I must admit that I was not looking forward to doing this particular article as it was the end of the last working week before Christmas and the City Centre was awash with workers in their posh frocks subtly accessorised with Santa hats or flashing reindeer antlers.
The women were not much more sophisticated either. This is great if you are among their number but as a sole diner it instigates a feeling of isolation and you know that the service at whichever restaurant you choose will be stretched wafer thin and, likely as not, there will be a special ‘festive’ menu, meaning that turkey and all the trimmings will be churned out ad nauseam but if you dare opt for the ‘normal’ menu you will be waiting all afternoon. All right, I am exaggerating a bit, but my main concern is that it would not be fair to judge an establishment which is rammed with partygoers against one visited in early February when you walk into the soundtrack of your own footsteps.
As it happens, the editor of Leeds Living had suggested that I venture a little way out of the City Centre for once and try out North Star Coffee House so I forsook the jollity of the revellers for a stroll along the river bank to Leeds Dock. Should you be a visitor to Leeds I must point out that there is a free water taxi to Leeds Dock from outside the new South Entrance to City Station. The editor is so tight with expenses that he won’t even spring for a free water taxi which is why I had to hoof it. I may not be the sharpest knife in the drawer but I refuse to pay for my own free trip when I am on an assignment for someone else.
When I arrived at Leeds Dock I was relieved to discover that life was going on much as normal so I headed for North Star Coffee House, which is a cafe and shop adjoining a coffee roasters. I was also pleased to see that there was a special lunch menu offering a choice of sandwiches and bowls, all of which were imaginative, but I decided on a bowl of the soup of the day with half a toasted sandwich, £6.50. The soup of the day was parsnip, which was just the ticket on a chilly day after a stroll. The sandwich was toasted cheese. The combination could have been a bit bland but this version was far from being that. The soup was rich and creamy with a drizzle of tarragon oil lifting it from the very good to the sublime. Likewise the sandwich was prepared with thinner sliced bread, allowing the heat to permeate through to the cheese, rather than insulate it as a thick slice would have done. This resulted in the perfect combination of properly toasted bread at one with the soft, hot, runny cheese within. Both parts of the lunch went to show how good quality simple ingredients, given a bit of care and a lot of skill, can give a result far in excess of the sum of its parts.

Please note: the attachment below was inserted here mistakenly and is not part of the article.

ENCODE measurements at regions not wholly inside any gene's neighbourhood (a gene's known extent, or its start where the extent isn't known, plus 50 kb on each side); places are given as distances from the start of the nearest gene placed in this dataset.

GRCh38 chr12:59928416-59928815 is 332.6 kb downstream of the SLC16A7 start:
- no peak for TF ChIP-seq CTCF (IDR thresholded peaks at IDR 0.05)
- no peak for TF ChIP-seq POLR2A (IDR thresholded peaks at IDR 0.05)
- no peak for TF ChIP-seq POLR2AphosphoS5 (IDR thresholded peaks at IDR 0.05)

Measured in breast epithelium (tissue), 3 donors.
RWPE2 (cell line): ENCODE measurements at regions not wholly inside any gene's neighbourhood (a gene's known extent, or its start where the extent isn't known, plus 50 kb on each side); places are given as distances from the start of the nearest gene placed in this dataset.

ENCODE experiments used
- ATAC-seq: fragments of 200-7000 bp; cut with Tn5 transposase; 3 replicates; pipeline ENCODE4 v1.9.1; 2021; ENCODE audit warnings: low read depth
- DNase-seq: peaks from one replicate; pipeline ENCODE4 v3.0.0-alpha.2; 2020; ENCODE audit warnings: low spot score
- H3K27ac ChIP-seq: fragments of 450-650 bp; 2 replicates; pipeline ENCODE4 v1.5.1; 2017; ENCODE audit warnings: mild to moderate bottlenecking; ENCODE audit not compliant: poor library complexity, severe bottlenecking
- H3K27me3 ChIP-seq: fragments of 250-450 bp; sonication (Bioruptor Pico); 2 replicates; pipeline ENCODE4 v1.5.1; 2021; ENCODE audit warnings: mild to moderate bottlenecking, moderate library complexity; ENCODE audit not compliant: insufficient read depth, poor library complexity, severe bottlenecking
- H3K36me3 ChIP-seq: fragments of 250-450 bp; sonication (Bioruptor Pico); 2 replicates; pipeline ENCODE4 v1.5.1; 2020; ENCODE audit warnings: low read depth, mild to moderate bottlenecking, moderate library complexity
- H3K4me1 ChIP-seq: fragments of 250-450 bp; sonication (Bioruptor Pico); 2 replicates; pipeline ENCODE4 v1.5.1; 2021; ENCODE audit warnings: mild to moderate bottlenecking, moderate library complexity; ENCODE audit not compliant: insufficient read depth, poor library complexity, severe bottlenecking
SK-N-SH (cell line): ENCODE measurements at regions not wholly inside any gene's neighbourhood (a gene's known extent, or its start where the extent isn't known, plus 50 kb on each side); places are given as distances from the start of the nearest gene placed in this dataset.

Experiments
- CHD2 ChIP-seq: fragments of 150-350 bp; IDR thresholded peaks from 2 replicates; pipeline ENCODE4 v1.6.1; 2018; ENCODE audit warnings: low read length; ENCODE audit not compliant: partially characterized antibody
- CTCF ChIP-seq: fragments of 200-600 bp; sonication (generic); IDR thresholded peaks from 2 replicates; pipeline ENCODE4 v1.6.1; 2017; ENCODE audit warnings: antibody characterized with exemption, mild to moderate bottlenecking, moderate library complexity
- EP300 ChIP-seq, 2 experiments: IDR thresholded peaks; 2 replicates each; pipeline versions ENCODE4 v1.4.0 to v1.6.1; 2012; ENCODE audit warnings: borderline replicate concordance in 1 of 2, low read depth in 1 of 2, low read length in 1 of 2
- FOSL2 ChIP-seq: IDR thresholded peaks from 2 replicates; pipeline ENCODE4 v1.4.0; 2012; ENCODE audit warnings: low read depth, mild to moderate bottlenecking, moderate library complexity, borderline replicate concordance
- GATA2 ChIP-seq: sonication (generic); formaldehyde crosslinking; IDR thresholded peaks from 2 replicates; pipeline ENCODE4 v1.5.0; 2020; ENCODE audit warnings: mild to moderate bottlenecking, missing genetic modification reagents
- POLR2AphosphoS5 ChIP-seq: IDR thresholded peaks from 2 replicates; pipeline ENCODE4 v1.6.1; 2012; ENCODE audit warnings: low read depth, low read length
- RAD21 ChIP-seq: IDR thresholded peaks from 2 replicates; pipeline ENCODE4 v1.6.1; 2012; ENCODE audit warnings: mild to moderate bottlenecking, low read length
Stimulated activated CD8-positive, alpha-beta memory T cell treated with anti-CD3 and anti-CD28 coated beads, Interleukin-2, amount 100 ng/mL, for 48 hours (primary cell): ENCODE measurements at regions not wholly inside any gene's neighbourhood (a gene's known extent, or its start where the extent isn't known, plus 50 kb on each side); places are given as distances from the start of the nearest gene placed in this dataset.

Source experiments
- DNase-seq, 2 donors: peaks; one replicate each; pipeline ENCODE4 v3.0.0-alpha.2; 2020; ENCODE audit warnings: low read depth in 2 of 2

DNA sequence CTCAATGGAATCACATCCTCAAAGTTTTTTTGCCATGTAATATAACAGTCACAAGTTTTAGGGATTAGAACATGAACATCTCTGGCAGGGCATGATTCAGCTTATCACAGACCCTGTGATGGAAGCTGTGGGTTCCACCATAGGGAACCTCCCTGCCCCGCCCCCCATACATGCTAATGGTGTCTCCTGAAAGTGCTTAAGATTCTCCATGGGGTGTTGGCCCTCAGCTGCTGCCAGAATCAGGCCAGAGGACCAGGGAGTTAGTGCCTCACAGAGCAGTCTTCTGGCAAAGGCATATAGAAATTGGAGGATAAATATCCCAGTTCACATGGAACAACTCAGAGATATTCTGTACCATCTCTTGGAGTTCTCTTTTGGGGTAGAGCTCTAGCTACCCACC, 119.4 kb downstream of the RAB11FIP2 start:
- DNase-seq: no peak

I would not have countenanced leaving without sampling the coffee on offer. After all, it had made the long journey from the roasters, though the glass partition, to the coffee machine. Like the soup and other dishes in the cafe, the coffee varies according to the season and my black coffee was a delight, not too strong but with a fairly complex flavour, a bargain at £2.30. As it was Christmas I thought that I should give a nod to that fact so I accompanied the coffee with a Cranberry Apple Crumble Bar, £3.00, from the Noisette Bakehouse Bakery. It was very flavoursome but a tad dry for my taste, although I do realise that it is a crumble.
The premises are cool and modern but very relaxed and the service exemplary. This is a perfect place to unwind from work for a little while, or just chill from a visit to the docks or the Royal Armouries next door.
In conclusion, I would like to thank the Leeds City Centre revellers for driving me out of town to a gem in Leeds Dock. I hope that you all had as good a time as I did, albeit a bit rowdier.
May I take this opportunity to wish my readers a very Happy Christmas and please join me for lunch in the New Year when who knows what gems, and duffers, we may discover.
Stan writes Let’s Do Lunch for Leeds Living. He also reviews special events for food and drink, which sometimes takes him beyond Leeds. He has also developed an interest in writing on culture, most frequently dramatic and musical theatre.